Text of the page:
Write what you (don’t) know

I have heard the phrase, ‘write what you know,’ many times before. It’s mentioned and thrown around as if it is simply a fact of writing. A rule or regulation that all writers would do well to abide by. I used to hear it and think it was true. After all, if you don’t know what you’re writing about, how can you possibly write about it? More than that, I believed it to be true because I’ve realized you can’t write much without either intentionally, or unintentionally, including parts of yourself into your writing. Whether it be the plot, characters, or even dialogue, when I re-read my writing; I always seem to find parts of myself embedded in my sentences and paragraphs. I never do it on purpose, but I always seem to recognize myself or my experiences in my stories.

Once I had written a story with three completely different main characters. When reading over my writing, all three of the characters seemed startlingly familiar. With more thought, I realized- it was because they all had something that was a part of my life. That was insane to me, mostly because I had done it and not been aware that I had put parts of my personality into three characters that were nothing like each other. After I came to this realization, I put a lot more thought into the phrase, ‘write what you know.’ I was convinced it had to be true; that all authors must write what they know, because it’s their first instinct. I thought that people must say it for the same reason I believed it, that ‘what you know,’ always shows up in their writing regardless. Because of that, I believed, you should ‘write what you know’ so it sounds genuine and real. If you write what you don’t know, you won’t be able to write as effectively.

It makes sense, in theory, why ‘write what you know’ is included in books about tips for writers and taken to heart. I again, however, began to think even more about the phrase and how true it could be when I started writing a much different story that was way out of my comfort zone; with much I didn’t know. I began to wonder if I was way in over my head. I pondered if I should just trash the story and stick to what I knew. After all, I didn’t want to sound ridiculous writing about something I had no knowledge about. After I begrudgingly continued the story; I came to a wondrous conclusion. I was writing about something I didn’t know, and it was extremely fun! I had to look some things up, and it was a challenge at points, but that made it all the more fun. One of the personality traits that’s hardest for me to assign to a character is one that simply doesn’t care. I care a lot, so writing about a character that didn’t was foreign to me. I thought I wasn’t capable of writing it because I ‘didn’t know it,’ but after I tried it, I realized I enjoyed the challenge and the contrast it had with my normal characters.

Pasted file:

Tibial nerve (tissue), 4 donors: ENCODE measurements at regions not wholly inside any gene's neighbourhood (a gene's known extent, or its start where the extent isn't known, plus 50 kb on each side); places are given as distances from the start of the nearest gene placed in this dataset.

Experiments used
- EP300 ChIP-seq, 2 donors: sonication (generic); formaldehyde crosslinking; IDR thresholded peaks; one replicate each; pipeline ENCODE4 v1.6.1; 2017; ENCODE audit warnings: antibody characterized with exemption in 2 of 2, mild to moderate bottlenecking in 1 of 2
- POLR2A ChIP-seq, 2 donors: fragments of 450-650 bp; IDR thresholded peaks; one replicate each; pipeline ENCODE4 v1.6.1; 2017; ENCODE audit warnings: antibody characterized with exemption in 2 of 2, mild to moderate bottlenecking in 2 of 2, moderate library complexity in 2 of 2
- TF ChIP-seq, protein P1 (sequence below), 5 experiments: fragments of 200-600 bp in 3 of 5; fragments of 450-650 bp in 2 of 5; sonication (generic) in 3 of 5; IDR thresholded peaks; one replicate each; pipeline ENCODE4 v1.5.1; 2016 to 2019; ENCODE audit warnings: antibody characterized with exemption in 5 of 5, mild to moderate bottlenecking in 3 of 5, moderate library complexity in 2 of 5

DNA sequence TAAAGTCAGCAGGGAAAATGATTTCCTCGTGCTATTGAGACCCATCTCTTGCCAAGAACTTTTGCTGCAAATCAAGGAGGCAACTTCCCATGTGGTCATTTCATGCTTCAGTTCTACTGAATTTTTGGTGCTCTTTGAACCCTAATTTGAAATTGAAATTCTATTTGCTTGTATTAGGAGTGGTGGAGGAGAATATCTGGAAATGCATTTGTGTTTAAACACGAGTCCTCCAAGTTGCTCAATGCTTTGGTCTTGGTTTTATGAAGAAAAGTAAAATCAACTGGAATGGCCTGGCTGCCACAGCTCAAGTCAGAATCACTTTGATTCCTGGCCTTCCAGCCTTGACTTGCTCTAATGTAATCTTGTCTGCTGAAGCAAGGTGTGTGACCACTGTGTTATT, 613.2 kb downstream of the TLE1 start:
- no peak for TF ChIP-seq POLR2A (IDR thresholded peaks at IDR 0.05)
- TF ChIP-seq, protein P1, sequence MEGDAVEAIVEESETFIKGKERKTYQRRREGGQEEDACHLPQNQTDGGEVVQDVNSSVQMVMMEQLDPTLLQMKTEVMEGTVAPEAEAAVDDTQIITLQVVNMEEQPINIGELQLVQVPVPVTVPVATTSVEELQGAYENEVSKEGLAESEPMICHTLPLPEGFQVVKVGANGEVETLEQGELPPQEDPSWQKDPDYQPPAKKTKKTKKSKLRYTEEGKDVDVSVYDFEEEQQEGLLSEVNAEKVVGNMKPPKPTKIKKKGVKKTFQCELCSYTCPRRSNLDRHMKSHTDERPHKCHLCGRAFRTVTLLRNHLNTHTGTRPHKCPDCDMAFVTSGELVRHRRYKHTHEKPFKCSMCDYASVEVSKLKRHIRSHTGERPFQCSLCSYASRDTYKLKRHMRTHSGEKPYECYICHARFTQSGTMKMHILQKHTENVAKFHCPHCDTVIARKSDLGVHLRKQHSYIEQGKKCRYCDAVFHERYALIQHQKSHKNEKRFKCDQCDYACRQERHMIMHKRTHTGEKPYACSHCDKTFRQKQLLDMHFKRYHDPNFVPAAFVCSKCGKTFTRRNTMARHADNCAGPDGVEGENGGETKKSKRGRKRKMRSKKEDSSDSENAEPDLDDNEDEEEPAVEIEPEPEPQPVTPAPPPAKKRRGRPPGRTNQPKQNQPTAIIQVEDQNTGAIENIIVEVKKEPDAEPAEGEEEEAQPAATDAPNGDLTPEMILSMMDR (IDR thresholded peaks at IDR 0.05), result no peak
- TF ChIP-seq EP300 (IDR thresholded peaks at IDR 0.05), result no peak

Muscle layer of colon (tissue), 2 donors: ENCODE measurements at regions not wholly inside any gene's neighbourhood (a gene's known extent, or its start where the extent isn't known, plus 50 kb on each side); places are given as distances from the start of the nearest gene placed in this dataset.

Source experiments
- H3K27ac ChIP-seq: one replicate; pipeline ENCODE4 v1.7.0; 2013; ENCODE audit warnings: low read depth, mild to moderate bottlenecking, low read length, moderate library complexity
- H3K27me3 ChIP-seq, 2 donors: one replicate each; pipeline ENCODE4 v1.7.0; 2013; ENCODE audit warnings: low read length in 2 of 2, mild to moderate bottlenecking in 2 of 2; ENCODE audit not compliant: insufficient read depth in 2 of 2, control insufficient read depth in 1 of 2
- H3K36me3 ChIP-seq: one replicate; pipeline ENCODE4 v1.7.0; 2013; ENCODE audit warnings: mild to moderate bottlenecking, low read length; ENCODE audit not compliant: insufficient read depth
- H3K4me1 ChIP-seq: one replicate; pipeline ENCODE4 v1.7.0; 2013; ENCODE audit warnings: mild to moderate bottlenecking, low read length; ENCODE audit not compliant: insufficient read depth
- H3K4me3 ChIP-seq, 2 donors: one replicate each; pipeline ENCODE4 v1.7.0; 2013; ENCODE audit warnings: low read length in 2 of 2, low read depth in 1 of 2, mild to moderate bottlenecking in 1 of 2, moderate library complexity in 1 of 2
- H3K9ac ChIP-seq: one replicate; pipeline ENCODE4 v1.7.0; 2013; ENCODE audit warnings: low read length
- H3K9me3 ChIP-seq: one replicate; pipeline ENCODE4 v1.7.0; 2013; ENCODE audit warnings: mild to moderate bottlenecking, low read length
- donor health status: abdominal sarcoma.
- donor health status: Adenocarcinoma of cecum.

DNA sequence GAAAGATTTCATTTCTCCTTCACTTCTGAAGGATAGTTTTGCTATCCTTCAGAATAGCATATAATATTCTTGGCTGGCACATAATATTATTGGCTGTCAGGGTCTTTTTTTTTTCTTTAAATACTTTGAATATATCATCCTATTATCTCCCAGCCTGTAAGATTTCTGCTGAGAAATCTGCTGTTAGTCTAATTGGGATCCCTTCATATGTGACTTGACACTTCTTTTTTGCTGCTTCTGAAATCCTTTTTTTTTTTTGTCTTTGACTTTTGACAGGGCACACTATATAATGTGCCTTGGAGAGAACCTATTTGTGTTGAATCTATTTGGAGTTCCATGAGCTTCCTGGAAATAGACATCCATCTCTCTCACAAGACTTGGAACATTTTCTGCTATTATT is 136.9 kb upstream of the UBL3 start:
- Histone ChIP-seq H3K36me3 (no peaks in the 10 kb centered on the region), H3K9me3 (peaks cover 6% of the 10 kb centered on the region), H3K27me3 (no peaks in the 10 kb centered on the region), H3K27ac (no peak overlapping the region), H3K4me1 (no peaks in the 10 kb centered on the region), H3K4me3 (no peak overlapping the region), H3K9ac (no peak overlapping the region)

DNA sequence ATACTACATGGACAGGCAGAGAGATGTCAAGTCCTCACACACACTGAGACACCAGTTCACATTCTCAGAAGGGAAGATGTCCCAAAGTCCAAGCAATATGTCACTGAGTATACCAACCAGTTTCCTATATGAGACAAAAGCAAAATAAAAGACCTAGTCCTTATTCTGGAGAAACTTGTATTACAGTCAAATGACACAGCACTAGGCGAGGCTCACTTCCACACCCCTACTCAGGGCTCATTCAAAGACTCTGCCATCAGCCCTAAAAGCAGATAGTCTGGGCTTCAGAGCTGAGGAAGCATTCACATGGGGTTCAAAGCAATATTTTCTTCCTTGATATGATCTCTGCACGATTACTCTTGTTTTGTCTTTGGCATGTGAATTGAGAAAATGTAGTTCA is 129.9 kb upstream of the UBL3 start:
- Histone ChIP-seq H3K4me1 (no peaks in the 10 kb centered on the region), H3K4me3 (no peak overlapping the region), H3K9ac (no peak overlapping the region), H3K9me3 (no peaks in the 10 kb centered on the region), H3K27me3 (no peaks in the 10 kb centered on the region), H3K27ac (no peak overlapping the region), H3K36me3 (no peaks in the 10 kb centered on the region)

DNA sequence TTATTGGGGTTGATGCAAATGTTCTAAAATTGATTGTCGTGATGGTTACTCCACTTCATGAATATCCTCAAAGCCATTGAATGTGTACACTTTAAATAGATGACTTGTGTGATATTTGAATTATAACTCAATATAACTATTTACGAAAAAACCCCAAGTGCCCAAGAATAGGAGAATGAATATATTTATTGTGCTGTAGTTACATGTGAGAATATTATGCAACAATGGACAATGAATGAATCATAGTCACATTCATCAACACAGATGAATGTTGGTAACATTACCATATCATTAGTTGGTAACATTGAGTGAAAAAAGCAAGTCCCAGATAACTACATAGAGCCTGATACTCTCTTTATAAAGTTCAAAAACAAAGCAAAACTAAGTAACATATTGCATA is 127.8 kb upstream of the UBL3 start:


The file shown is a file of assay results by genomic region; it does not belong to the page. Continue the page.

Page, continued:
If you write only what you know, think about how limited you’ll always be. You’ll be confined to your short life and experiences. You might not be able to write about farm life, city life, or small town life. Maybe you’ll never, then, write a story about a broken family or a whole family, or one that’s only slightly bent. All your characters will seem exactly the same, and all the situations your characters are in will be dull to your eyes. Reading, for me, is like going on adventures I’ve never been on and places I’ve never been. Writing is the same. Writing allows me to gain different perspectives and see things from outside of my own mind and instead putting myself into the shoes of another. It gives me a bird’s eye view on situations, points of views, and thoughts. If I stuck only to what I knew, I might as well write a memoir for all the difference it makes. That is why you need to write what you don’t know. Writing what you don’t know it what makes writing fun. When thinking about ‘writing what you don’t know,’ I came across an article that summarizes it very well. The article is called, ‘Bad Advice Boogie’ by Jeff Somers in a Writer’s Digest Magazine;

“Write what you know was never intended to be a comprehensive rejection of the imagination; believe it or not, you can write about stuff you know nothing about as long as you can pull it off and make people believe it. After all, if you ‘write what you know’ to its logical conclusion, your left with memoir. My take on WWYK is this: Don’t write what you know, write what you want to know. WWYK hurts first drafts more than anything, because it discourages you from just plowing ahead with your story in delirious joy. First drafts are for creating, rushing ahead and telling a story. If your current work-in-progress is stalled, it might be time to stop worrying whether you know stuff or not and just write a story you’d want to read.”

I think Jeff Somers puts it perfectly; and it’s so true. Keep in mind, writing what you don’t know doesn’t mean to not write about anything that you know the slightest thing about. Writing what you don’t know is basically just pushing you to expand your horizons and write varied stories. Little bits and pieces of yourself are still going to sneak into your story, and that’s okay! That’s encouraged, actually. Expand your horizons, and include yourself along the way. As with all things, it’s about balance. So, throw your knowledge out the window and simply write what you don’t know!

When our inner vision opens, our horizons expand.

Louise Hay

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